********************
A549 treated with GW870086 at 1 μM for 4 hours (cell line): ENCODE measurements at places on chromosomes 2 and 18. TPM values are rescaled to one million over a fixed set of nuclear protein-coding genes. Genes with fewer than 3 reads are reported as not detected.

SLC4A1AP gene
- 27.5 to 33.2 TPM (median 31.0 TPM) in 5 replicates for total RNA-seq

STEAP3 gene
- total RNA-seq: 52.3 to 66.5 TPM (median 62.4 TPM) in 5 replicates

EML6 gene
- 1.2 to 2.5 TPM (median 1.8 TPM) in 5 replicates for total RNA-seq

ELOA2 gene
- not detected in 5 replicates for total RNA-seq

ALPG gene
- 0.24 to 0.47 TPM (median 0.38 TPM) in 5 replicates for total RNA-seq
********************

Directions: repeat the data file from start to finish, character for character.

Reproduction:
A549 treated with GW870086 at 1 μM for 4 hours (cell line): ENCODE measurements at places on chromosomes 2 and 18. TPM values are rescaled to one million over a fixed set of nuclear protein-coding genes. Genes with fewer than 3 reads are reported as not detected.

SLC4A1AP gene
- 27.5 to 33.2 TPM (median 31.0 TPM) in 5 replicates for total RNA-seq

STEAP3 gene
- total RNA-seq: 52.3 to 66.5 TPM (median 62.4 TPM) in 5 replicates

EML6 gene
- 1.2 to 2.5 TPM (median 1.8 TPM) in 5 replicates for total RNA-seq

ELOA2 gene
- not detected in 5 replicates for total RNA-seq

ALPG gene
- 0.24 to 0.47 TPM (median 0.38 TPM) in 5 replicates for total RNA-seq